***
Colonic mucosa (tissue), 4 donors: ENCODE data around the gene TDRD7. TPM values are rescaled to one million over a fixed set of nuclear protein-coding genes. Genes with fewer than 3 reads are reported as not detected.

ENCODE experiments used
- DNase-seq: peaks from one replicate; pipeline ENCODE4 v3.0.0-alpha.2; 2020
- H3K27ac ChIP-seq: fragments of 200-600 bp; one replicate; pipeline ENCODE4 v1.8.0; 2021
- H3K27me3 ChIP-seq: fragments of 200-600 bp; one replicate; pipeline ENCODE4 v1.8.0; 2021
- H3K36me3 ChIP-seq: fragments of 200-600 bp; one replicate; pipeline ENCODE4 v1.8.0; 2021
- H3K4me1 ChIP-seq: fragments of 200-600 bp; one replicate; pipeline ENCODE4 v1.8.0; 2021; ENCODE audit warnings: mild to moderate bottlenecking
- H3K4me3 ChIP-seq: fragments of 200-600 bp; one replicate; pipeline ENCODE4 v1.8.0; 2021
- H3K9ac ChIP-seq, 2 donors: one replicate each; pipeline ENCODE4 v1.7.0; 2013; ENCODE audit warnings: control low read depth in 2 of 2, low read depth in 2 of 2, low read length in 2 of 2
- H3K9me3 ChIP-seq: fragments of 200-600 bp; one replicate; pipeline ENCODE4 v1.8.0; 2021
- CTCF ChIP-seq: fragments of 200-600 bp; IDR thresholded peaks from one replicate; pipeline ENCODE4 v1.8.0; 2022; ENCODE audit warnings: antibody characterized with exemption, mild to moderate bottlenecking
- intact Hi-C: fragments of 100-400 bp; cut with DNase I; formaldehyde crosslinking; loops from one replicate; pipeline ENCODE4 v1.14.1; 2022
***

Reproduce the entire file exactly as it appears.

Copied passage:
Colonic mucosa (tissue), 4 donors: ENCODE data around the gene TDRD7. TPM values are rescaled to one million over a fixed set of nuclear protein-coding genes. Genes with fewer than 3 reads are reported as not detected.

ENCODE experiments used
- DNase-seq: peaks from one replicate; pipeline ENCODE4 v3.0.0-alpha.2; 2020
- H3K27ac ChIP-seq: fragments of 200-600 bp; one replicate; pipeline ENCODE4 v1.8.0; 2021
- H3K27me3 ChIP-seq: fragments of 200-600 bp; one replicate; pipeline ENCODE4 v1.8.0; 2021
- H3K36me3 ChIP-seq: fragments of 200-600 bp; one replicate; pipeline ENCODE4 v1.8.0; 2021
- H3K4me1 ChIP-seq: fragments of 200-600 bp; one replicate; pipeline ENCODE4 v1.8.0; 2021; ENCODE audit warnings: mild to moderate bottlenecking
- H3K4me3 ChIP-seq: fragments of 200-600 bp; one replicate; pipeline ENCODE4 v1.8.0; 2021
- H3K9ac ChIP-seq, 2 donors: one replicate each; pipeline ENCODE4 v1.7.0; 2013; ENCODE audit warnings: control low read depth in 2 of 2, low read depth in 2 of 2, low read length in 2 of 2
- H3K9me3 ChIP-seq: fragments of 200-600 bp; one replicate; pipeline ENCODE4 v1.8.0; 2021
- CTCF ChIP-seq: fragments of 200-600 bp; IDR thresholded peaks from one replicate; pipeline ENCODE4 v1.8.0; 2022; ENCODE audit warnings: antibody characterized with exemption, mild to moderate bottlenecking
- intact Hi-C: fragments of 100-400 bp; cut with DNase I; formaldehyde crosslinking; loops from one replicate; pipeline ENCODE4 v1.14.1; 2022